Can it be that “a picture is worth a thousand words” – can
it tell a story – describe a personality- show you who will make a good leader?
That is the work of a campaign poster – subliminal
descriptions, nuanced by cunning ad men…
I won’t even try explain the politics of France or the system
for elections. But when something major like a presidential election is
happening in the foreign culture you’ve moved into, you think of how it would be
done at ‘home’. For Tom and me, it wasn’t the two rounds of voting or the names
of the political parties-- Socialist, Green, the National Front, the
Communists—that got our jabber wokkies jabbering, it was the campaign posters
posted outside Bourdeilles town hall.
During an American election we would already have preconceived
notions of the candidates personality when we viewed photos. A sense of
affection or mockery might come to mind as soon as we saw an image, but here we
know very little about the candidates and so the composition and wording of the
campaign posters intrigued us.
Ignorant of the politics of the face staring at us, each
photo could be regarded as a person, not as a packaged party. What was this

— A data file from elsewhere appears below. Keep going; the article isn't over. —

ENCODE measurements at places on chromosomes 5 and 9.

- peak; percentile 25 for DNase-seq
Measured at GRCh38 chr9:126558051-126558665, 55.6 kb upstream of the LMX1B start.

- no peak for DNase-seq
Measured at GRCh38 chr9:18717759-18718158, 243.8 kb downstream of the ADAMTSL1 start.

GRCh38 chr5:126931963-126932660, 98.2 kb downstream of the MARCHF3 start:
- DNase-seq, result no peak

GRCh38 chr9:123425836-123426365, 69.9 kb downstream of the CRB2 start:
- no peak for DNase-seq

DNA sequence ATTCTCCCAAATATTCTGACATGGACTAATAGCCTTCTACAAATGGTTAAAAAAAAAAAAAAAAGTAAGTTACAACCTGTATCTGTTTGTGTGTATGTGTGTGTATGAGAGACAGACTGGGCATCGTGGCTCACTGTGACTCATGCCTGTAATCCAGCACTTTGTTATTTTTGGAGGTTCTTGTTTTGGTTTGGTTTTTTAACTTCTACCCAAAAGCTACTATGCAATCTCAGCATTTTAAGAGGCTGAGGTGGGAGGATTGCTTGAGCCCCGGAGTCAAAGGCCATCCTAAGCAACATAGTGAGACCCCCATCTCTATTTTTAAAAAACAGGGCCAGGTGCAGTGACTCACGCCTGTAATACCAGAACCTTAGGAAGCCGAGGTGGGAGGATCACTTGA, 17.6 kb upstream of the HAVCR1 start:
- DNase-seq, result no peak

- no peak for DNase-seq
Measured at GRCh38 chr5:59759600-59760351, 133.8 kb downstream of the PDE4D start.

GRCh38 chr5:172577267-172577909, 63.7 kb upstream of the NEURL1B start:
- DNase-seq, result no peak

candidate’s photo trying to say about him or herself? Why had they chosen an
ocean behind them, a broad valley behind another? Why the need for a lot of
text? What nationalistic ideas were being expressed in that simple slogan?
During an American election the posters would most likely bring
to mind words like: liberal, capitalist, bigoted, spendthrift, entrenched,
deluded, stiff, inexperienced, out of touch, entitled, fundamentalist,
A different type of describers came to mind as I regarded
the various unfamiliar French candidates: aggressive, intelligent, thoughtful,
compassionate, inclusive, hip, modern, conservative/stiff, silly goose, sincere…
Other than that each photo was, of course, of a different
individual, the only other major difference in the posters was the amount of
print each incorporated. The
bigger the party, the fewer the words.
The posters for Workers Party and the Communist Party had the expected
long manifestos. After reading
them both, one wonders what kind of personality conflicts at the top led to two
identical yet separate parties.
The most intriguing poster was that of the ultra ultra right-wing party the National
Front. A party whose members
pretty much don’t seem to like anyone except multiple generation French
people. The poster shows the
looming face of Madame Le Pen and the words, “Oui, La France.” The contrast of the sight of her
innocent smile with the awareness of her message of fear and anger makes for a
creepy experience. Better to enjoy
the ocean and the landscape which comfortably frame the two front runners.
This Wednesday is the one and only debate between the two
remaining candidates. We saw
Sarkozy vs. Royale six years ago.
It was an astonishing event for us two Americans. This wasn’t your scripted, nothing new,
nothing daring debate. This was a
mudbowl, cat-fighting, scorched earth political RRRRRRRumble! We hope this year’s is just as fun.